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Complaint filed against Lethbridge police for 'racist' carding practices

Chief of force bristles at suggestion his officers engage in misconduct

Miranda Hlady

Lawyer Miranda Hlady says 'carding is a racist and possibly illegal practice.' (Bryan Labby/CBC)

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Lethbridge's police chief, the ultimate decision-maker when it comes to complaints against the force, says he's frustrated with one such complaint recently filed for the practice of carding. 

In fact, he's frustrated with the very term. 

"The terminology being used is carding and it's a term that came out of the U.S., was applied in the Toronto area and it's sort of become a sensationalized term to describe a practice," said Chief Rob Davis. 

"We engage in street checks."

'Racist and possibly illegal practice'

He's reacting to a formal complaint filed by local lawyer Miranda Hlady, who went public earlier in June with data she received from a freedom of information request that showed First Nations and black residents were more likely to be stopped and questioned by police than white residents. 

"Carding is a racist and possibly illegal practice," she said at the time.

Hlady said the terminology might change over the years, but whether it's called carding or street checks, her concerns remain. 

"I think that it's universal to be defensive about practices that have been in place for many years, and in fact for decades in some jurisdictions, but I think we do need to move forward," she said. 

Formal complaint

Hlady filed a formal complaint late on Monday and asked the chief to explain the reasoning behind carding, or street checks, why he thinks its essential to police work and what steps are being taken to deal with what she sees as some of the more problematic consequences. 

Included in her concerns are stopping youth, not informing citizens they do not need to answer questions, disorganized record keeping and the force's assertion that the practice contributes to arrests. 

lethbridge police chief rob davis robert davis

Lethbridge Police Chief Rob Davis said he's frustrated with the suggestion his officers are engaging in racist practices. (Sarah Lawrynuik/CBC)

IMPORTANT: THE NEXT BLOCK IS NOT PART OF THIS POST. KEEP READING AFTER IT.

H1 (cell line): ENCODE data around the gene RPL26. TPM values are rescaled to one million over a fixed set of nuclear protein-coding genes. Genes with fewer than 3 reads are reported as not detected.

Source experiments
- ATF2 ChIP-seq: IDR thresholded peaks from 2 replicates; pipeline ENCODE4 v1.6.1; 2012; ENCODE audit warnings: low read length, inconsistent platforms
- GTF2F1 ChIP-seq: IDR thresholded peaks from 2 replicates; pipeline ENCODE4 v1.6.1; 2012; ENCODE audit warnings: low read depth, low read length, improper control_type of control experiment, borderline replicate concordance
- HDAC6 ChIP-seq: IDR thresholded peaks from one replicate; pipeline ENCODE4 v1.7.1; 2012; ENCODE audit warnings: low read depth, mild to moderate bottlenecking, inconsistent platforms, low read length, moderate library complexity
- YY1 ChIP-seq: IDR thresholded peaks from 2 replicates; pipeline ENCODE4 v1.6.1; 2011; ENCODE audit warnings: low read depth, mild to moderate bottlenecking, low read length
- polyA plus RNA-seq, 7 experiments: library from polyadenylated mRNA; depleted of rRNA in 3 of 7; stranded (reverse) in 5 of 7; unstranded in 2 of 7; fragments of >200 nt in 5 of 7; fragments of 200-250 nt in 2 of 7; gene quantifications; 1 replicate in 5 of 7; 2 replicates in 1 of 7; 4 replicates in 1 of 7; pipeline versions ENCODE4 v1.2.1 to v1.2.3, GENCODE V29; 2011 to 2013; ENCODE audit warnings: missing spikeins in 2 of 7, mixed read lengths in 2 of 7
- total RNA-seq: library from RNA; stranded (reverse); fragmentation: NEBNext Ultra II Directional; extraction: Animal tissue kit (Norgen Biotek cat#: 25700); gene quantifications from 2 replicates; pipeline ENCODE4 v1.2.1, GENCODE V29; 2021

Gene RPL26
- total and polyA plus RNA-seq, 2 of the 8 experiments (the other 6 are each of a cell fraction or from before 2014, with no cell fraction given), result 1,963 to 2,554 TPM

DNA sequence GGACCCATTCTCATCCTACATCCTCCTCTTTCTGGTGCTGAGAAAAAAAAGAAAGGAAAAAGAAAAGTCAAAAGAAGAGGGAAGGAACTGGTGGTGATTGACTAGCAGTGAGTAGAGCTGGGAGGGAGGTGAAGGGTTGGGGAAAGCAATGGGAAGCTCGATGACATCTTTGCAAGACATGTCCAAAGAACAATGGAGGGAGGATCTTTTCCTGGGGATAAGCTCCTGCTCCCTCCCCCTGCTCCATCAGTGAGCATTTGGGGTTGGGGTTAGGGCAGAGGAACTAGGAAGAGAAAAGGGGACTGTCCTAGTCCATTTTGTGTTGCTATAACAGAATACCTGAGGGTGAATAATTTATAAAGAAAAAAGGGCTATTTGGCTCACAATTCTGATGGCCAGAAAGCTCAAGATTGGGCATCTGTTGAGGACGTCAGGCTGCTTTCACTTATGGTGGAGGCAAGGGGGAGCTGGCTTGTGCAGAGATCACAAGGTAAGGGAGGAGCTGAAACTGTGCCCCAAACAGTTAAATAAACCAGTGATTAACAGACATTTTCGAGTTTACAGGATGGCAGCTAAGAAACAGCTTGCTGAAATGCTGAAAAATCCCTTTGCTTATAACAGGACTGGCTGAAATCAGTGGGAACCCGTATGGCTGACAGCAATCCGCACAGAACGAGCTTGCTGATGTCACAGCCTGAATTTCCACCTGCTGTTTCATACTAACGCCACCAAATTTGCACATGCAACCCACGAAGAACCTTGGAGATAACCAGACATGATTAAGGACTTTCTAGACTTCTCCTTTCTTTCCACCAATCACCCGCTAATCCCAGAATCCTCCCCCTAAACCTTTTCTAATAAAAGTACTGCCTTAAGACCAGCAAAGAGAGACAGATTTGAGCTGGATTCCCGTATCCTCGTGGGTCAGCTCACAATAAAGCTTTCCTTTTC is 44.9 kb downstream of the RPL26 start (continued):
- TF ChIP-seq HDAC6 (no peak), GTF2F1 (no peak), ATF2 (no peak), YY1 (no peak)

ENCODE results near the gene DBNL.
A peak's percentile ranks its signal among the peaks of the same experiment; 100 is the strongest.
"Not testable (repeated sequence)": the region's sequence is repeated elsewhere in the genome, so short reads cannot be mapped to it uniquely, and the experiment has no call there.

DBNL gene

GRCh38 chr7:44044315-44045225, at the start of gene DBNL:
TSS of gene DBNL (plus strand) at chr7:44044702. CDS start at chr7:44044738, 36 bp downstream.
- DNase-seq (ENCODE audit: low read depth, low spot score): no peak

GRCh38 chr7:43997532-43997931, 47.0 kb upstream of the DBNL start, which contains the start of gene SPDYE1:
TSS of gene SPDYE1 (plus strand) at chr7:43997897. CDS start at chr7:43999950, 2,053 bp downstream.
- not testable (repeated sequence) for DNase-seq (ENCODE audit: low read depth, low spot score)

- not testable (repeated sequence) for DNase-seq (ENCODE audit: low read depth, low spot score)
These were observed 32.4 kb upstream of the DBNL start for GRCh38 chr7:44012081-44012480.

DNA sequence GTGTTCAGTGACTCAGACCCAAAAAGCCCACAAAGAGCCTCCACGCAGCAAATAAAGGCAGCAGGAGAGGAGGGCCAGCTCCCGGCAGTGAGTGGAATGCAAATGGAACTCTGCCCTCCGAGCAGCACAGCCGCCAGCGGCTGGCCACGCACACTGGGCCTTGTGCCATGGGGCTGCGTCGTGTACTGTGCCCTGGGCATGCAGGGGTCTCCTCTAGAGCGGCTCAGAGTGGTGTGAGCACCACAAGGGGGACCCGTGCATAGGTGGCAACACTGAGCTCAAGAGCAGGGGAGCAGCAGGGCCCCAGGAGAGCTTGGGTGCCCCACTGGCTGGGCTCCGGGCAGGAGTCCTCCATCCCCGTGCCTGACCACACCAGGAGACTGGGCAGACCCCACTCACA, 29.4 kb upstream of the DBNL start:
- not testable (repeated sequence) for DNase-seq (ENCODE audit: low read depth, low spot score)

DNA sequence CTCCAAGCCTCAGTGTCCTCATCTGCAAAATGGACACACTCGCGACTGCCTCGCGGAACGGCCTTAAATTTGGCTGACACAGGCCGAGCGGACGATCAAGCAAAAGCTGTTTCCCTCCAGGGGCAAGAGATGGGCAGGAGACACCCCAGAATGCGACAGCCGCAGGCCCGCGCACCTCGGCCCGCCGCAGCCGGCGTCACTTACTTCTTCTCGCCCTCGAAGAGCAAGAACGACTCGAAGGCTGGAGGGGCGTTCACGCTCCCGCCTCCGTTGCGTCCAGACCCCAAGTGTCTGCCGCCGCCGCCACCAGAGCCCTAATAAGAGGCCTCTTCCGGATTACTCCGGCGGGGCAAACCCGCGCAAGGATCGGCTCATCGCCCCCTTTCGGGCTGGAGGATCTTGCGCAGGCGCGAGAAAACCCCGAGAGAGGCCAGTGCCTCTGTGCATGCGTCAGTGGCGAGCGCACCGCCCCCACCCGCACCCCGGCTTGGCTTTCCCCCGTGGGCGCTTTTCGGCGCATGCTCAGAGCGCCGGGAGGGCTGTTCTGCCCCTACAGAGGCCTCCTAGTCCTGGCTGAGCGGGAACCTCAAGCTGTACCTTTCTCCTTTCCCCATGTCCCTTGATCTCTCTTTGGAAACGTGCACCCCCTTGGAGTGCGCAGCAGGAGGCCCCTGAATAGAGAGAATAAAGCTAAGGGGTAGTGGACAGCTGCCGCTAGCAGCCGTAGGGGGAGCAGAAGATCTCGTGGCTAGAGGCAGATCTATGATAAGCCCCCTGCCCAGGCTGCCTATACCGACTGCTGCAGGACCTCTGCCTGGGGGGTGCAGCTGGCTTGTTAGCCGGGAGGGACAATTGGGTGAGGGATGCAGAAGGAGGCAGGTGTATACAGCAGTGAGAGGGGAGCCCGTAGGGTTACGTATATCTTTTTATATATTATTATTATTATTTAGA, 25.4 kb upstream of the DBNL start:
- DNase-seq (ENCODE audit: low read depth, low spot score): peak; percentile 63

"I think the suspicion I have is, who is a suspicious person?" said Hlady to media following a police commission meeting. 

"I think there are certain people who are more likely to be viewed as suspicious for no other reason than the colour of their skin. And I think that is unfortunate, but I think it's an aspect of the racialized society in which we live."

First Nations police chief

Chief Davis, a Mohawk who grew up on the Six Nations reserve in Ontario, bristles at the suggestion that the force he leads is in any way racist. 

"Our officers, we're committed to public safety, we're committed to operating within the Charter of Rights and Freedoms and on a personal level, as I said, the bulk of my career has been protecting, and looking out and advocating for the Aboriginal community," he said.

Despite his frustrations, Davis said he takes complaints seriously.

"This one's a complaint on policies, the way I interpret it," he said. 

"It makes us look in the mirror. That makes us better. I'm not adversarial about the complaint, it's the wide sweeping allegation that our officers are doing something wrong that frustrates me. Absolutely we'll look at the policy, it makes us better, that's how we evolve."

The process

According to the Lethbridge police website, a sergeant with the professional standards unit will first interview or get statements from those involved in a complaint against the police force and prepare a report for the chief. 

If it's determined there's been criminal wrongdoing, the report and investigation will be passed on to Alberta Justice. If it's not criminal in nature, the investigation and report are handed to the chief and he will determine a course of action. 

The chief's decision can be appealed, in some cases, to the Law Enforcement Review Board. 

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